martes, 25 de octubre de 2016

A soon-to-be father pens a letter of realisation to his mother.

A soon-to-be father pens a letter of realisation to his mother.

A parent’s love

A parent’s love

A first-time father begins to understand his own parents.
Charbel Najem | Oct 25 2016 | comment 

Dear Mum,
I finally understand. Our little guy isn't even born and my mind and heart are tearing at each other. How many times did you stay up late, waiting for us to come home, worrying and wondering? How many times did you pack extra apples and sandwiches in our trip bags and insist we wear a jumper? I finally understand why you didn't let me out ‘til I was a late teenager and why you and dad insisted that I come along to every family visit, even though I'd rather stay home and play games. 
Our little guy isn't even born yet and my mind and heart are tearing at each other. I don't get it. Every time I feel him kick within my wife's womb I feel closer and closer to the little guy. Then the harsh worry kicks in. What if everything isn't okay with him? What if he needs something? The depth of concern I feel for the little guy is clawing at me. Dragging me into a pit of anxiety that I've never felt before for myself. I don't care about myself, I'll lose my job, all my comforts, clothes, games, car and house - I don't care, I'll lose it all, all for this little guy I haven't even met yet.
Mum, how the hell did you do it? How the hell did you deal with the constant fear that we might not come home one night? That you'd wake to find our beds empty - or worse, while waiting for us to come home, you'd receive that dreaded phone call every parent fears. When I stop and reflect on the little guy, a bunch of stuff you did as a parent starts to make sense to me. You yelled at us and pleaded with us never to fight, to look after each other and be there for one another. To protect one another; and I get it now. It wasn't because you wanted to sleep well, it's because you wanted to sleep well knowing we always would too.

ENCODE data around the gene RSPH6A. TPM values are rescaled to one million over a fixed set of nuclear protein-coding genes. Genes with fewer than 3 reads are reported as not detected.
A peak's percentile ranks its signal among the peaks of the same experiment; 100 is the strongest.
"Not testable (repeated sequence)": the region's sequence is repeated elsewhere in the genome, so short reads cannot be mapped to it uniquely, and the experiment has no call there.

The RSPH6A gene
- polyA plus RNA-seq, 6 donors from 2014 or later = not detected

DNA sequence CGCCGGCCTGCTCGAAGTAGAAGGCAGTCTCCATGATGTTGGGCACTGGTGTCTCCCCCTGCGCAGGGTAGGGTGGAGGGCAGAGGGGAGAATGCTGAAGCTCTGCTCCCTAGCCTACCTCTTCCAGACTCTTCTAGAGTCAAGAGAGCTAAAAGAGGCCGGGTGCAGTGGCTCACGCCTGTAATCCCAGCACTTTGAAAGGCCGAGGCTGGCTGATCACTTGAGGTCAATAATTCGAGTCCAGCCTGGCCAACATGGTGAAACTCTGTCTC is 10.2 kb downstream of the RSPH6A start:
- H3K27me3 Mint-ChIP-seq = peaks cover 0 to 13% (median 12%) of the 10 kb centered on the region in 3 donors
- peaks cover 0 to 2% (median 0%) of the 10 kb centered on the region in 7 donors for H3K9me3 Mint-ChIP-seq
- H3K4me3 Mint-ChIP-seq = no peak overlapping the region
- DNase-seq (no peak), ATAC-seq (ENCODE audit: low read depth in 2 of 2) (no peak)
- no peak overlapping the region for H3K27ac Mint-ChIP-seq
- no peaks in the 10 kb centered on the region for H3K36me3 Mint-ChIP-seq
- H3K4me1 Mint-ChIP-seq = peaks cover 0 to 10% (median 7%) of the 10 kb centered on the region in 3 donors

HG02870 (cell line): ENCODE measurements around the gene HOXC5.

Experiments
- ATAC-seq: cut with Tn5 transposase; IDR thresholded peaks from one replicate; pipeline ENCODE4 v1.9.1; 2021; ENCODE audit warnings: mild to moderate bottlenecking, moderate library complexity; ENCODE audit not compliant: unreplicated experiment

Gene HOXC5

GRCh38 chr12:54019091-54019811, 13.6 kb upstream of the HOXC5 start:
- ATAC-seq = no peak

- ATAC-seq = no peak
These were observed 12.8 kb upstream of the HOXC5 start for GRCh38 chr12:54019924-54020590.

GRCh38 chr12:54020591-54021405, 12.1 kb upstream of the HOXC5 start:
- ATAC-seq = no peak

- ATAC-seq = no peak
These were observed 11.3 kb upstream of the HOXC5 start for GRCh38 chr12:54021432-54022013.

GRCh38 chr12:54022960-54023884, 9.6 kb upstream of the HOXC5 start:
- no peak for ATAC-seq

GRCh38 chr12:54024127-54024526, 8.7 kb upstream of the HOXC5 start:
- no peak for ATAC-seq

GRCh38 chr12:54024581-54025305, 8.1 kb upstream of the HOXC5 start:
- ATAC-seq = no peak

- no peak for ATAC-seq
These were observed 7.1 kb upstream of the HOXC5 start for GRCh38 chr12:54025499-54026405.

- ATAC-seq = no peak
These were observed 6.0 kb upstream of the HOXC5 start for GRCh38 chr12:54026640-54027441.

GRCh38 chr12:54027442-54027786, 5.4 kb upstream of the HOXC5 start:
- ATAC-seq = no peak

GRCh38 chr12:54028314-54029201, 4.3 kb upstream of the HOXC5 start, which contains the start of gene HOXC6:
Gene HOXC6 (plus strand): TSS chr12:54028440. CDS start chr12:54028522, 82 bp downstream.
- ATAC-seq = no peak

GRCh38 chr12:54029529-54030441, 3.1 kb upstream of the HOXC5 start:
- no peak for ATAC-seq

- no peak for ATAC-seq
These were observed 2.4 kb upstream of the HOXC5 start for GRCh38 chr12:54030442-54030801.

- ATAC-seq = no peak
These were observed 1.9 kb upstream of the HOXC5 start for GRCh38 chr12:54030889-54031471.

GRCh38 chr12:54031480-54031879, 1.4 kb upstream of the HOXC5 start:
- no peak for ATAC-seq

I'm sorry mum, I wasn't easy as a teenager and a young adult. I was always sick as a kid, and I was the one who always complained about his father not taking us out much. You guys did your best and I'm petrified of the idea that one day my little guy would be disappointed with me. But now, when I think about why I was upset with you, it all makes sense. I get why I was stuck at home all the time, I get why you guys were strict on my brothers and I... Why we couldn't have every game we wanted and we had to eat everything you made at home. You're a mum, a parent, and you had to do what loving parents have to do. One day, I'm going to have to be the unpopular dad and tell my little guy what to do. One day I'm going to have an awkward talk to him about sex and respecting women and I'll one day have to drag him to church when he'd rather play games.